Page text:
Since then, US sanctions and the vagaries of the oil market have apparently reduced Tehran’s ability to contribute, Hezbollah has been under pressure to raise its own funds through drug trafficking, money laundering and selling weapons to terrorist and jihadist groups. Meanwhile, Hezbollah members are spread across the world and well-integrated into the economic life of the countries where they live under various disguises. It is also learned, Hezbollah has been using Lebanese non-Muslims in some of its economic ventures in foreign nations, including the US.
For Hezbollah, Latin America is the most convenient because of its vast Lebanese diaspora, as Lebanese of all faiths have been migrating to South America since the 19th century. Paraguayan dictator Alfredo Stroessner, who ruled from 1954 to 1989, encouraged Lebanese to settle in Ciudad Presidente Stroessner (later renamed Ciudad del Este) in the hope that they would bring commerce and economic growth.
For decades, Hezbollah has been involved in drug trafficking and dealing in drugs. American law enforcement discovered Hezbollah’s drug activity by chance in 2006, when Colombian wiretaps monitoring a Medellin-based drug cartel known as the Oficina del Envigado picked up conversations in Arabic. The DEA brought in a translator who explained that Hezbollah was arranging multi-ton shipments of cocaine to the Middle East. In the ensuing investigation, codenamed Operation Titan (originally launched in 2004 to target the Oficina), the DEA opened a Pandora’s Box. This led to Project Cassandra, a decade-long operation launched in 2007 that sought to stop Hezbollah from trafficking drugs into the US and Europe.
Cassandra’s key finding was that Hezbollah’s shipments of cocaine were not a small sideshow by loosely affiliated individuals but a multibillion-dollar, worldwide operation orchestrated by top officials within Hezbollah’s inner circle.
The DEA revealed the full extent of Hezbollah’s terror-crime nexus and its centrality to Hezbollah’s organizational structure in February 2016, when Operation Cedar led to multiple arrests across Europe— including Mansour, the charcoal trader. By then, the DEA had been chasing Hezbollah money-laundering operations on behalf of drug cartels for nearly a decade. French raids led to the arrests of prominent Hezbollah facilitators Mohamad Noureddine and Hamdi Zaher El Dine. Four days after their arrests, the US Treasury Department sanctioned both of them.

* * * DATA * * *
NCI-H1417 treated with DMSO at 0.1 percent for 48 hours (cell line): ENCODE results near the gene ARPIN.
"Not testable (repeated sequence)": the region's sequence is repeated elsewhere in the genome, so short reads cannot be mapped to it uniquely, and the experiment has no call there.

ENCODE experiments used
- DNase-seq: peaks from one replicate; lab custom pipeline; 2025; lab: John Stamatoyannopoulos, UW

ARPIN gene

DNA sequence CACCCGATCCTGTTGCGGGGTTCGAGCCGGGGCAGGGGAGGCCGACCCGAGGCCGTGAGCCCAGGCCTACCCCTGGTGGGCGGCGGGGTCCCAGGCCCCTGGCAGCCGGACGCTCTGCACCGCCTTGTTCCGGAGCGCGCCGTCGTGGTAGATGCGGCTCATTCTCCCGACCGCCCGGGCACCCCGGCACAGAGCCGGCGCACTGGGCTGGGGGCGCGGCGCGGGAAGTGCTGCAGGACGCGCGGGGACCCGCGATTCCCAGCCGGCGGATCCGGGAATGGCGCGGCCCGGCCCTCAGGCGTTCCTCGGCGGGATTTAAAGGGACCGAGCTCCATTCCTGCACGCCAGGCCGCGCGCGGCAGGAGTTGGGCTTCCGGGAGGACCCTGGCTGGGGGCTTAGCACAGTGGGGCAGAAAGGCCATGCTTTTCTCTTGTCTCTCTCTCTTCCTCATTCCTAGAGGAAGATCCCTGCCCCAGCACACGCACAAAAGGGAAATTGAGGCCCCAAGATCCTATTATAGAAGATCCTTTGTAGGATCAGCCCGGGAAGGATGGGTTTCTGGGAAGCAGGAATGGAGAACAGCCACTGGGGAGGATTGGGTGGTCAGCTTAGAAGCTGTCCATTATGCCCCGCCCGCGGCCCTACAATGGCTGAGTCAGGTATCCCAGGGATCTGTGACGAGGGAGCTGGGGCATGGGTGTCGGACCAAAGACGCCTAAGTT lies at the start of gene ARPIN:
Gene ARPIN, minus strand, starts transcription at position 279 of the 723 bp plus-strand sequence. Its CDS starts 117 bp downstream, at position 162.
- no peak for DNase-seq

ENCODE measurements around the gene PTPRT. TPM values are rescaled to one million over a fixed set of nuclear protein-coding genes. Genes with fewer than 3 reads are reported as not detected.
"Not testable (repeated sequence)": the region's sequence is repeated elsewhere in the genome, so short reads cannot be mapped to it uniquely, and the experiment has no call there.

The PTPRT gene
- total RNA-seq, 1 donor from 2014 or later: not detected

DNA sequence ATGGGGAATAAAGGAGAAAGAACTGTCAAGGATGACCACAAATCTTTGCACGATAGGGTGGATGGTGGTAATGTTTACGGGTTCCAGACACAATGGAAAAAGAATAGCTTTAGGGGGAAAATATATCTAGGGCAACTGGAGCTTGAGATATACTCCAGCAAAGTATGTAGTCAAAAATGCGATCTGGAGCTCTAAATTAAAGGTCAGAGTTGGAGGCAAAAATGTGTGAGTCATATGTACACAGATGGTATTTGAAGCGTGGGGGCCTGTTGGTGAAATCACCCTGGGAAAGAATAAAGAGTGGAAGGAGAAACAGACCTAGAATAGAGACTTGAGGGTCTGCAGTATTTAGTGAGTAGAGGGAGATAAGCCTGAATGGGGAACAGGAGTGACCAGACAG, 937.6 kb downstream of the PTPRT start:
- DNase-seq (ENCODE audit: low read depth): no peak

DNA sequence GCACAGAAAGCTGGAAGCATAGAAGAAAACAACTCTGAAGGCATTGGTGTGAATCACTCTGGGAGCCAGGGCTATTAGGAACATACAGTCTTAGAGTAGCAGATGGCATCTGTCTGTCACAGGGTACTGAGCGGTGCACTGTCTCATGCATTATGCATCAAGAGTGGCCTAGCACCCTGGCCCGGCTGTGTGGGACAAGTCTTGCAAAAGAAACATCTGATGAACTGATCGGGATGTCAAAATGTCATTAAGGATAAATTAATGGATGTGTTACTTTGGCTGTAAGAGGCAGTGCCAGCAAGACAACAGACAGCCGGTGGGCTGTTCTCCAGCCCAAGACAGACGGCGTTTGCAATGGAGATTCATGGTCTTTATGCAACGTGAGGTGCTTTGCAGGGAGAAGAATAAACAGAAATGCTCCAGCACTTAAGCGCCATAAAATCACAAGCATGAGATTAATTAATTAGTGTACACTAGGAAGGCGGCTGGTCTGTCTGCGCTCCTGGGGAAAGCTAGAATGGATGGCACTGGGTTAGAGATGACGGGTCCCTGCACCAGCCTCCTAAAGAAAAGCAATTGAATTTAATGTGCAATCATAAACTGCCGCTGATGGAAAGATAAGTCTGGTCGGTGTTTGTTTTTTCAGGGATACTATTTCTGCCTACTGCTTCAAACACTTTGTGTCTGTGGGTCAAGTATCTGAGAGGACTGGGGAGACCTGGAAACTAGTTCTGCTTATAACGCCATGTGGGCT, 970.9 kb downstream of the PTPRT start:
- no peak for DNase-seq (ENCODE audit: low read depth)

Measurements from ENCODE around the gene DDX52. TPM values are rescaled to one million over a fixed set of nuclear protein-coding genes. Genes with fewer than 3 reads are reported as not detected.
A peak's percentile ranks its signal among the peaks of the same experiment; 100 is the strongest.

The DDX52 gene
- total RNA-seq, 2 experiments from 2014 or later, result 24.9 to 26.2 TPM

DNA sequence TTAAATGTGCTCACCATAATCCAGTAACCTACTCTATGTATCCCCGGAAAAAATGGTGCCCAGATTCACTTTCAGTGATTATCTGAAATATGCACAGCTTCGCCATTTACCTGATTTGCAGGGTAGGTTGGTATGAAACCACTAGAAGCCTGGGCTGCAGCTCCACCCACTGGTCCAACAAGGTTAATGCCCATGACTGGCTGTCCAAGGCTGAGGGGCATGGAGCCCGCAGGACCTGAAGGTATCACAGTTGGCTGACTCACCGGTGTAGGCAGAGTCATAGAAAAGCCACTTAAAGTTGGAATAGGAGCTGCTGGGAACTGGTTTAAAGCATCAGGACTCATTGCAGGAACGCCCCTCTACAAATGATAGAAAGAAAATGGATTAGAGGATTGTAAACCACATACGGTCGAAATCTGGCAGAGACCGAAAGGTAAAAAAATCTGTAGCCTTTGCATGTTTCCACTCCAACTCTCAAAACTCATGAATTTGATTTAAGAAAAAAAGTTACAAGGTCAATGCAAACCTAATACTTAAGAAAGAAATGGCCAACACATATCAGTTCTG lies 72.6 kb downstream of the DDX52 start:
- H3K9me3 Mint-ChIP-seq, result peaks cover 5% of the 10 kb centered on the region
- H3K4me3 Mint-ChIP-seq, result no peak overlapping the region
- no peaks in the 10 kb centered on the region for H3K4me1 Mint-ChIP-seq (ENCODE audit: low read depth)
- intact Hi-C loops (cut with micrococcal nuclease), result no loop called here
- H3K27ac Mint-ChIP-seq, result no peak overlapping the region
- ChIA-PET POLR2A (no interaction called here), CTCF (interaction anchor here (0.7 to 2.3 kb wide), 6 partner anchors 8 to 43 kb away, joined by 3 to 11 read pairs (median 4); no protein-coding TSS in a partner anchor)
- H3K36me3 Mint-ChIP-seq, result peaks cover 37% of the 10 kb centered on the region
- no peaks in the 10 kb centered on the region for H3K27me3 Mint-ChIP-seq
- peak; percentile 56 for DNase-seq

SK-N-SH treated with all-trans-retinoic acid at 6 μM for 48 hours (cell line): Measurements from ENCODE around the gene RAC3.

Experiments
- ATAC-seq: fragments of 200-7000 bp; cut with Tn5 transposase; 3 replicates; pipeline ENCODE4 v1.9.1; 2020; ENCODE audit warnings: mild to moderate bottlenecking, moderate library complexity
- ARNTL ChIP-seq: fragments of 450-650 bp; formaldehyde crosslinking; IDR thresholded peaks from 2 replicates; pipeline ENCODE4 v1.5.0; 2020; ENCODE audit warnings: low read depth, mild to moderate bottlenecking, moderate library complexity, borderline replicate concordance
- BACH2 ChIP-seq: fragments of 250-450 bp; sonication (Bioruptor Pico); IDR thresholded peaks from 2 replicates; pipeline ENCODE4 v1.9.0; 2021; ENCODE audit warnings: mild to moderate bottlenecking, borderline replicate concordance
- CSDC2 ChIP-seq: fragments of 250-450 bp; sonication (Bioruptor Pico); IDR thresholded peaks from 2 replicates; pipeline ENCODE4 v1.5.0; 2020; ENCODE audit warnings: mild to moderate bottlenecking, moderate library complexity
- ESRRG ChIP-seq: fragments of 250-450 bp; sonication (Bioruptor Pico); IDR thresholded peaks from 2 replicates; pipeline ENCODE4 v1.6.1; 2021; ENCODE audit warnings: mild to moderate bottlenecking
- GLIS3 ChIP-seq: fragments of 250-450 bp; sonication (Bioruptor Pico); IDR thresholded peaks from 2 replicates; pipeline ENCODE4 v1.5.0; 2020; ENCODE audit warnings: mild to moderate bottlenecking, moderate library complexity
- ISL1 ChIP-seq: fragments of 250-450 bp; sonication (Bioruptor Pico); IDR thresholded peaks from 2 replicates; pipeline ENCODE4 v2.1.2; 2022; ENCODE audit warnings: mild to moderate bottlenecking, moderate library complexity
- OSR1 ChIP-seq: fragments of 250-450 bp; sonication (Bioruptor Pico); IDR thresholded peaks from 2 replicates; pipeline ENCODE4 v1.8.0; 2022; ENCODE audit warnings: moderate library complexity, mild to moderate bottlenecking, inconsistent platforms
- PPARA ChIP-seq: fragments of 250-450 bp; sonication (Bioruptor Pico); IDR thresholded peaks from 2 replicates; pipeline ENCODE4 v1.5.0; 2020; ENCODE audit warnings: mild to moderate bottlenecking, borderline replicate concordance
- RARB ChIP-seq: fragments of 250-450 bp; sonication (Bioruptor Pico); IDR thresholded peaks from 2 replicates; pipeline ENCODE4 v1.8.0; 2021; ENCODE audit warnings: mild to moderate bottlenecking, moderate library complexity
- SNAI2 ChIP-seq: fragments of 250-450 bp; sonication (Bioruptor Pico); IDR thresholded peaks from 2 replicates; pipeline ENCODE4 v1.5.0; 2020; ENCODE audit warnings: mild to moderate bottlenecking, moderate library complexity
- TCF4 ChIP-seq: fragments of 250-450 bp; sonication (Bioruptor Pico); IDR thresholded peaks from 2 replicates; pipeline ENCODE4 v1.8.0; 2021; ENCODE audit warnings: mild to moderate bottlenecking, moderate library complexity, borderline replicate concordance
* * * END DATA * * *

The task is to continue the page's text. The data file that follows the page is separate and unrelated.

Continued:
Referring to the sanctioned duo, then-Acting Under Secretary for Terrorism and Financial Intelligence Adam J. Szubin said that Hezbollah relied on such facilitators “to launder criminal proceeds for use in terrorism and political destabilization.” In particular, this money was financing Hezbollah’s arms procurement to sustain its military engagement in Syria. Treasury stopped short of explicitly identifying the two as Hezbollah members, but said they were providing material support to Adham Tabaja, whom Treasury had sanctioned in 2015 as a leading Hezbollah member and financier.
The DEA’s February 2016 announcement also detailed the hierarchical structure overseeing Hezbollah’s illicit financial operations since as early as 2007. The DEA named it the BAC, an acronym for the Business Affairs Component of Hezbollah’s External Security Operation. It identified the BAC’s founder as the late Hezbollah arch-terrorist Imad Mughniyeh. After his death in a car bomb in Damascus in February 2008, the BAC’s leadership was bequeathed to Abdallah Safieddine, Hezbollah’s representative in Iran, and his right-hand man, Tabaja.